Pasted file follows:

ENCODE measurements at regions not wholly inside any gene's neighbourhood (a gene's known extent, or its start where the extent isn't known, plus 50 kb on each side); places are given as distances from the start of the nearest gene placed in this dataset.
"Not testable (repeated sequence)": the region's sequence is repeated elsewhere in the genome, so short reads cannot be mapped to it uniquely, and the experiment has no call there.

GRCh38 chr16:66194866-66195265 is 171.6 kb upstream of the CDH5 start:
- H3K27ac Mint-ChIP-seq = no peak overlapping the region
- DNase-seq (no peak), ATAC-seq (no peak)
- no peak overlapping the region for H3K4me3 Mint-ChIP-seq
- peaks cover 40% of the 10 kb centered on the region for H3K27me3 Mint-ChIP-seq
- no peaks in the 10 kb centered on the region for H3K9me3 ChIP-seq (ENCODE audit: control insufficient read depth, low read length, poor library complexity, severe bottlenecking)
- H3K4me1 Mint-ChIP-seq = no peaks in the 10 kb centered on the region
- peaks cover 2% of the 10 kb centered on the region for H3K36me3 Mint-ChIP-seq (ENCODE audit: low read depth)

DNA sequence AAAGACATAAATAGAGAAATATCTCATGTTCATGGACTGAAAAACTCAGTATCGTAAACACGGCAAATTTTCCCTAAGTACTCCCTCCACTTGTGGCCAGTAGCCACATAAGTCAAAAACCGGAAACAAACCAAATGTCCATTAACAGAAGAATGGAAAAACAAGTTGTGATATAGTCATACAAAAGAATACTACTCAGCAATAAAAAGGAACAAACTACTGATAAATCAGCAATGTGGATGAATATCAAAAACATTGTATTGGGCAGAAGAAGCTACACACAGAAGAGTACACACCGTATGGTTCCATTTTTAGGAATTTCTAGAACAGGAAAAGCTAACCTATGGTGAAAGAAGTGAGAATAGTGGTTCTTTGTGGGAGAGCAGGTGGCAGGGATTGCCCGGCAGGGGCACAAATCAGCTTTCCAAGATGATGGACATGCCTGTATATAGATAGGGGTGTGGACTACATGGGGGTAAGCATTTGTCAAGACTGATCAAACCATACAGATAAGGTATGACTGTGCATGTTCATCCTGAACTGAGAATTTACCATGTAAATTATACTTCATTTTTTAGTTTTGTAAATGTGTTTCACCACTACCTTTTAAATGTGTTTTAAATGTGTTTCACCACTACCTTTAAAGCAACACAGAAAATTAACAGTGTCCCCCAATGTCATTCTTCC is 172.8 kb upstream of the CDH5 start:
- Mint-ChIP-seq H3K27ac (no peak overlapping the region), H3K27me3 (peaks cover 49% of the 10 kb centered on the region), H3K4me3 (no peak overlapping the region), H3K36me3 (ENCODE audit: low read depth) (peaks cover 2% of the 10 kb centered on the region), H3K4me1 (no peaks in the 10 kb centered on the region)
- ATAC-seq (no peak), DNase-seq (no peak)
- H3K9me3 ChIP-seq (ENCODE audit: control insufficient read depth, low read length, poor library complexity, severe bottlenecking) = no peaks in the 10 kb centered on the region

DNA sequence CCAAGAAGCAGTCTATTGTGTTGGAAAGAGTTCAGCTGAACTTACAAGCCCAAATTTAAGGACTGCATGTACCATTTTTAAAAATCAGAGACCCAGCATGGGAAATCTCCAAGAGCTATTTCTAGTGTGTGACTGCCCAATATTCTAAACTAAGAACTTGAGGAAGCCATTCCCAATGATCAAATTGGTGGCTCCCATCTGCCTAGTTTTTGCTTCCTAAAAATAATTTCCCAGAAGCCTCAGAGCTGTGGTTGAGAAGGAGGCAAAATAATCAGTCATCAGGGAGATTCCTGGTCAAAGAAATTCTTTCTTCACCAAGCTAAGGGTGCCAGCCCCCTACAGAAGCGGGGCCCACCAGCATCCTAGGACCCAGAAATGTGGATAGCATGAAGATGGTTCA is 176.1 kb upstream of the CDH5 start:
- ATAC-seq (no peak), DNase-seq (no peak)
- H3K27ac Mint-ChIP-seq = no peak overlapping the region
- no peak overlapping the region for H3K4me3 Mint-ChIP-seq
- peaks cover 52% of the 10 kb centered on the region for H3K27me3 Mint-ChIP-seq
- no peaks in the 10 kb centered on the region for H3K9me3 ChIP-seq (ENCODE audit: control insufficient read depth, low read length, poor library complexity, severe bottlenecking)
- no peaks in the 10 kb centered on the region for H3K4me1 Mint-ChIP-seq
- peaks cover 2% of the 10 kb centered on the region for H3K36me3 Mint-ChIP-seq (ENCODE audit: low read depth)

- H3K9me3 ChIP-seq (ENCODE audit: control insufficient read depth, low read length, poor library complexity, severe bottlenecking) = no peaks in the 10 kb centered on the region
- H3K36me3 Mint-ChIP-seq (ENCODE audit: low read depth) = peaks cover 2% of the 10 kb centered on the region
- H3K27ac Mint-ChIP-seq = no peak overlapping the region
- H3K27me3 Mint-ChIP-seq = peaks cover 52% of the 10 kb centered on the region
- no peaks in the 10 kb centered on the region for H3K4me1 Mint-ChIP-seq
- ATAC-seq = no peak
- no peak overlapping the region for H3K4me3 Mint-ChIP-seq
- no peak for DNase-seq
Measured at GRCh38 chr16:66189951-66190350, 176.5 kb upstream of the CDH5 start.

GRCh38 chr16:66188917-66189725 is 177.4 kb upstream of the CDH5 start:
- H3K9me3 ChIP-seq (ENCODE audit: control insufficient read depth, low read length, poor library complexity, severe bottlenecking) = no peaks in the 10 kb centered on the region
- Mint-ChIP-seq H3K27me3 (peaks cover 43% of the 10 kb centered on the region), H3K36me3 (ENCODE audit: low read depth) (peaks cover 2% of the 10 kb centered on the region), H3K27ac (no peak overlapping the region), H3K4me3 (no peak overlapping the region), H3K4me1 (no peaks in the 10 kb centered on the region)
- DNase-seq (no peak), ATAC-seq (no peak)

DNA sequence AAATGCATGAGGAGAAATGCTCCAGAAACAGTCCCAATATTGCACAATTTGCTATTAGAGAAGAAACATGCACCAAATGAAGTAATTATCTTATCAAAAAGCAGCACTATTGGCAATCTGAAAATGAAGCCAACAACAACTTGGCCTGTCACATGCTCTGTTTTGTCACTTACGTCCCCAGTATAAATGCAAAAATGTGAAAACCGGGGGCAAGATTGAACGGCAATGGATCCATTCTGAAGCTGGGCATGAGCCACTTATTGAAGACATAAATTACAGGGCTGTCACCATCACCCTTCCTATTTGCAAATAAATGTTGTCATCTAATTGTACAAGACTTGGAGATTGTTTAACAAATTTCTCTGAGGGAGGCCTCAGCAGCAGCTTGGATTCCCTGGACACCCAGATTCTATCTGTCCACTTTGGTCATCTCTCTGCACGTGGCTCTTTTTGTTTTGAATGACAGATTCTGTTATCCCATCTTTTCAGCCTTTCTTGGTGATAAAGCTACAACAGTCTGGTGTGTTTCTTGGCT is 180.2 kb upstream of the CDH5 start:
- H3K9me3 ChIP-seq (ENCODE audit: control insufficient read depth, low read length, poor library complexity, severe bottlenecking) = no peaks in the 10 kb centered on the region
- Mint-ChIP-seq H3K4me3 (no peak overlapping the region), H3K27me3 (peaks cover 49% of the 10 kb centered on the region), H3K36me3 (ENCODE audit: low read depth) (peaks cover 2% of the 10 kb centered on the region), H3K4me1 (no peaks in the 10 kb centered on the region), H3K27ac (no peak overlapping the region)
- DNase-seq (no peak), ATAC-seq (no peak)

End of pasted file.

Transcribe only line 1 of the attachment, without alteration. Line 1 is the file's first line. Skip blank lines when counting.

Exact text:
ENCODE measurements at regions not wholly inside any gene's neighbourhood (a gene's known extent, or its start where the extent isn't known, plus 50 kb on each side); places are given as distances from the start of the nearest gene placed in this dataset.